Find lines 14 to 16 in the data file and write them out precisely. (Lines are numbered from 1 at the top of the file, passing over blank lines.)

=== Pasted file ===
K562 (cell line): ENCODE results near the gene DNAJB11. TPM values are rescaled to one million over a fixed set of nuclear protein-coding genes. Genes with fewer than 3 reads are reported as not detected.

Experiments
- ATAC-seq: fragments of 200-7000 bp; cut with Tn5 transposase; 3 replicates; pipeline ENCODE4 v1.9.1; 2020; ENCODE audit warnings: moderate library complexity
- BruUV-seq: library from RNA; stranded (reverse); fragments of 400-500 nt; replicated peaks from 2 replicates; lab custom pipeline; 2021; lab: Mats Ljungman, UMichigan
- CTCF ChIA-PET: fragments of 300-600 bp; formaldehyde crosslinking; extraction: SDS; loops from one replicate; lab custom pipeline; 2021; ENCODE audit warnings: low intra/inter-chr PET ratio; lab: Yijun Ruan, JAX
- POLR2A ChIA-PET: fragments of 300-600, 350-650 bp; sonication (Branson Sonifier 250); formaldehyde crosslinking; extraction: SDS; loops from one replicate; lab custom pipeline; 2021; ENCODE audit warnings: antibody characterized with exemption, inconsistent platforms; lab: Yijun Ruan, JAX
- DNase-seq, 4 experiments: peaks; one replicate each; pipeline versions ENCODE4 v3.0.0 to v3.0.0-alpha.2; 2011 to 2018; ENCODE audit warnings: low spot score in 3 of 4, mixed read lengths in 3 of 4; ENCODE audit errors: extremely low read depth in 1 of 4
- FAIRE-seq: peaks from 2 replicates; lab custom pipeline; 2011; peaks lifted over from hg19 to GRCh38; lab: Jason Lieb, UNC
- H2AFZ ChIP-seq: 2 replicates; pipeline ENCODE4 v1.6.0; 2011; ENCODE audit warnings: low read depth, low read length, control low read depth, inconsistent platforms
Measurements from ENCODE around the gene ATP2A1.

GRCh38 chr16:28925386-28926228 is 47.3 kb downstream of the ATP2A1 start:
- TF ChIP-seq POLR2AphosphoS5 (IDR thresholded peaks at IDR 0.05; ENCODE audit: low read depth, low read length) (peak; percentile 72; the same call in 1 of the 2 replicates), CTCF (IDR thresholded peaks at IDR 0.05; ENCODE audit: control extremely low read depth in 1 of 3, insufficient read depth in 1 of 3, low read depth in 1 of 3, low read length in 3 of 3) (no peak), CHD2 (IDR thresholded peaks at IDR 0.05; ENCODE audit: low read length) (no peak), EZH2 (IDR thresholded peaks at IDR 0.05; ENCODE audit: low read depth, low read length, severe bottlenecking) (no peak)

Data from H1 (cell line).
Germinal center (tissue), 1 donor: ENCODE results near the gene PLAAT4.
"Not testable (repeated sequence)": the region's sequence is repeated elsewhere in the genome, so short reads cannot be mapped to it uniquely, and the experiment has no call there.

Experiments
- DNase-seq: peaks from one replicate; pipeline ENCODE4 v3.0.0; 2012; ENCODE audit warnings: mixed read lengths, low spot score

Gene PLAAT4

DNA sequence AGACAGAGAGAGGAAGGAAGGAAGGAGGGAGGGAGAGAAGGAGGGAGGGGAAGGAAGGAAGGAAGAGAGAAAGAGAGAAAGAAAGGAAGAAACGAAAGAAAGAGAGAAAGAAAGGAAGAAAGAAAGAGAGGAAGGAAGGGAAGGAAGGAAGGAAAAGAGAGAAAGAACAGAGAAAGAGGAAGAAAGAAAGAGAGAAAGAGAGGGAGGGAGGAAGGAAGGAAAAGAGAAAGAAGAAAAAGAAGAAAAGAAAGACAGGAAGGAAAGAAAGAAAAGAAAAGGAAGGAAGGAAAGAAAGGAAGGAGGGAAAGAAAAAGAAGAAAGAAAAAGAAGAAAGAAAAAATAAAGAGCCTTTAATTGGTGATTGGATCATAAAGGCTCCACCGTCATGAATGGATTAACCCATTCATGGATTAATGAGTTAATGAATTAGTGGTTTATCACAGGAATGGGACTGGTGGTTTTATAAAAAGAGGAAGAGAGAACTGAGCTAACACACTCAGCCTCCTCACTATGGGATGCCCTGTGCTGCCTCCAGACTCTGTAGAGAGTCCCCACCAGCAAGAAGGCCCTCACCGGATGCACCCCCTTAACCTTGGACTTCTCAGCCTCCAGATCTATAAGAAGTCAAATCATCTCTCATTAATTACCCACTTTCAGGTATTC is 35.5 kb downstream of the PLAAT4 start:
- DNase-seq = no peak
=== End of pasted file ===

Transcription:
Germinal center (tissue), 1 donor: ENCODE results near the gene PLAAT4.
"Not testable (repeated sequence)": the region's sequence is repeated elsewhere in the genome, so short reads cannot be mapped to it uniquely, and the experiment has no call there.

Experiments